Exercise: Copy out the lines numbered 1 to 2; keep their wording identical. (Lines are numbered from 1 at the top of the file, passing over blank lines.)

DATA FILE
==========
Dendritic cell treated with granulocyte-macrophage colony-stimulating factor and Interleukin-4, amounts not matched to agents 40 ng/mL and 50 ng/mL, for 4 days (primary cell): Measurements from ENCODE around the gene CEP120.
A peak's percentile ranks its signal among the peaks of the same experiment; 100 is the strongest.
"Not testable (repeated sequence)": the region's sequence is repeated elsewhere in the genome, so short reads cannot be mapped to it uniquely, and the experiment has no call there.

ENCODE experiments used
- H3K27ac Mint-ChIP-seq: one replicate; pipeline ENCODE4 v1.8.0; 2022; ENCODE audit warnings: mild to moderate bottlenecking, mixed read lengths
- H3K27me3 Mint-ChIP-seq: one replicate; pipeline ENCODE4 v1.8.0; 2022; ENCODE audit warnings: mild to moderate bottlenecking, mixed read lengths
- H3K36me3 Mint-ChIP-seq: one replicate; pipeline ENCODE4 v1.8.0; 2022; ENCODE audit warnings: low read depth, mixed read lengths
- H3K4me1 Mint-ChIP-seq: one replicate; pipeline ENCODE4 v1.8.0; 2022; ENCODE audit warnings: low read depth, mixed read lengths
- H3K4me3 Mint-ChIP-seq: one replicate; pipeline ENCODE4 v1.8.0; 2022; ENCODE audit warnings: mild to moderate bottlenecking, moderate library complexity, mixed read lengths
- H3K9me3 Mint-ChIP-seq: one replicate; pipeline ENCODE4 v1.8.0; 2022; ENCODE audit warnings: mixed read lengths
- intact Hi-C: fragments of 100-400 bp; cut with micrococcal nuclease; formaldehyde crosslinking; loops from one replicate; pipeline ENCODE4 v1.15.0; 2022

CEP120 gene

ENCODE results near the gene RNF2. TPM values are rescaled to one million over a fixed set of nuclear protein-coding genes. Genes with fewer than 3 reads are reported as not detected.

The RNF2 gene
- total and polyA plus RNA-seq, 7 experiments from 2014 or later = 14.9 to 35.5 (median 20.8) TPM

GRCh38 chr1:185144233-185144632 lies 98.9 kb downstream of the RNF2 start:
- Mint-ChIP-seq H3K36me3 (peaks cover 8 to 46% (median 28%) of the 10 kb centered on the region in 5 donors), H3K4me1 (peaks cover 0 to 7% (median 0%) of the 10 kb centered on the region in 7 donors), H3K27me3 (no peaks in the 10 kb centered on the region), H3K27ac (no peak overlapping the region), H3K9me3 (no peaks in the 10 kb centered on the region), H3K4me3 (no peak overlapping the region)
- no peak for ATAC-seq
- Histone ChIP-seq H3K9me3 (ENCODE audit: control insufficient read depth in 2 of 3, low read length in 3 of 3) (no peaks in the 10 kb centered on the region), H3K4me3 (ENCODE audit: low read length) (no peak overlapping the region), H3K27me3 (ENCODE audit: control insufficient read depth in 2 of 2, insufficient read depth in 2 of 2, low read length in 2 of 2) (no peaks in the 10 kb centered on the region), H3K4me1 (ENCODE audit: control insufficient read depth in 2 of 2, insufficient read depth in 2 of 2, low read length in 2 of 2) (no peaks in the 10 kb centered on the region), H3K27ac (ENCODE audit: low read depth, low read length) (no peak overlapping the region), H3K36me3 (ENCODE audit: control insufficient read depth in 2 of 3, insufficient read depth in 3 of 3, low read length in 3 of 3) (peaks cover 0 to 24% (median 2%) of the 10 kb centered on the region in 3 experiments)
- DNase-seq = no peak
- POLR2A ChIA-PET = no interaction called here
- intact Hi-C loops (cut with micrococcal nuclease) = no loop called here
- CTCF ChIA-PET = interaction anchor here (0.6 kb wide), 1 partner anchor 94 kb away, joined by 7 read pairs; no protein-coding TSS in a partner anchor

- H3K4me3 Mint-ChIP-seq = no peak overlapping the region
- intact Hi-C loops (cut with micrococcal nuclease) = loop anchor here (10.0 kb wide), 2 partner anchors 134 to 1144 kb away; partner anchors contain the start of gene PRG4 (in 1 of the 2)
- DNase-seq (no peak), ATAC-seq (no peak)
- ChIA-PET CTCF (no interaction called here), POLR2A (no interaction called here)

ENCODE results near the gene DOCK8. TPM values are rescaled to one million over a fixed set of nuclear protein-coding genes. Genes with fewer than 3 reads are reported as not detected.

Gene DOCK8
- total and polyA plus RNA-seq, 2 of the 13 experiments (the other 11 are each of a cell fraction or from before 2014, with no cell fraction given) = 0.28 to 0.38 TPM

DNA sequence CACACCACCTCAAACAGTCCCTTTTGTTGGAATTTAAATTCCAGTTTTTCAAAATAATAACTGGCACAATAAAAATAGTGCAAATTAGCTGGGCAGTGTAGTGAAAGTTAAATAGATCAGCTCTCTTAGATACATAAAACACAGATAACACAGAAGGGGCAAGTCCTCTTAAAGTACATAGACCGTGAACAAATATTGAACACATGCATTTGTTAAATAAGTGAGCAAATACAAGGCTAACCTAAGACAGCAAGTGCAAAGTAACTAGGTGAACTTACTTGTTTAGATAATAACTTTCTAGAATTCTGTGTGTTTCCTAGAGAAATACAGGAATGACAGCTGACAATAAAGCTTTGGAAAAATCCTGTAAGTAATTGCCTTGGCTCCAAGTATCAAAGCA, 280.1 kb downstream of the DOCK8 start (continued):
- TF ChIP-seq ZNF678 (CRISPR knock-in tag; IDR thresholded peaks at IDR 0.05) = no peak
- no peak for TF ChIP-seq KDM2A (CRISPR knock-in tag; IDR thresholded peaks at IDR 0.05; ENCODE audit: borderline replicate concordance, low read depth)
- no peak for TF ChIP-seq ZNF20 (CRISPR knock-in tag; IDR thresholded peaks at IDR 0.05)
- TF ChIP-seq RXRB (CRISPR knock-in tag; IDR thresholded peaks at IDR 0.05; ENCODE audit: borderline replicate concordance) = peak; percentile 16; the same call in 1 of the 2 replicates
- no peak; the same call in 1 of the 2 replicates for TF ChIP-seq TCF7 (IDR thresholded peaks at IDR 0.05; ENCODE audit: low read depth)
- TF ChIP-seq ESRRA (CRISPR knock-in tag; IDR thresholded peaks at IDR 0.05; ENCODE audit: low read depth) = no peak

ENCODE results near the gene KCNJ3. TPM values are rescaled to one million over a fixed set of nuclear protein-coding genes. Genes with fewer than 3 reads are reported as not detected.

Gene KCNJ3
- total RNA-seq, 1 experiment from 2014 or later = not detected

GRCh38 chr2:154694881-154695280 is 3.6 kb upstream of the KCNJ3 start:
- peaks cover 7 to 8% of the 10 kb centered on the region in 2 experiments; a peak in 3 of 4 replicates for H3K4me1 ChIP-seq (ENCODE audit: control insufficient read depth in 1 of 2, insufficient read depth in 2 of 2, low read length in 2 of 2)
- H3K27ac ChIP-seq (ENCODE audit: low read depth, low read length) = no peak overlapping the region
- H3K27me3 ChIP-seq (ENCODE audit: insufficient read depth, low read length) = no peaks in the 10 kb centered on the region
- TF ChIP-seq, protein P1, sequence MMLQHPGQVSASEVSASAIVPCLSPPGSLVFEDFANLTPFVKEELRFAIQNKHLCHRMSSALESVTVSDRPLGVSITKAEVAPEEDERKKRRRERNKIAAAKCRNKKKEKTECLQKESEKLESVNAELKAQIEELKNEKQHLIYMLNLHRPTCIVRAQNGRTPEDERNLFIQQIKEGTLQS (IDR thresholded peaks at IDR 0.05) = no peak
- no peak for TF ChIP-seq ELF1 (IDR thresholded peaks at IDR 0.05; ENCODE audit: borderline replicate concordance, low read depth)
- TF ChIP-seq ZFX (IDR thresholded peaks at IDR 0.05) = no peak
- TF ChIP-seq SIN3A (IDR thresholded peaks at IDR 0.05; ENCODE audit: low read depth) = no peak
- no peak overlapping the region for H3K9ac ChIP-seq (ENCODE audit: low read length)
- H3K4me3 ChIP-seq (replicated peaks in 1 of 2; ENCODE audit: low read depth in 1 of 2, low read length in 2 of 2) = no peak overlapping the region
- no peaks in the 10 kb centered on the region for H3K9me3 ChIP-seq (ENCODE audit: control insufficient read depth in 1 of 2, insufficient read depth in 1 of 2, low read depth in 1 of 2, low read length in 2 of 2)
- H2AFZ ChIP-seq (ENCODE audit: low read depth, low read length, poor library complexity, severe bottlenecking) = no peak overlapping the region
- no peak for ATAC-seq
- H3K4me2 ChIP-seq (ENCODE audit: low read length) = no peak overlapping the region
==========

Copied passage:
Dendritic cell treated with granulocyte-macrophage colony-stimulating factor and Interleukin-4, amounts not matched to agents 40 ng/mL and 50 ng/mL, for 4 days (primary cell): Measurements from ENCODE around the gene CEP120.
A peak's percentile ranks its signal among the peaks of the same experiment; 100 is the strongest.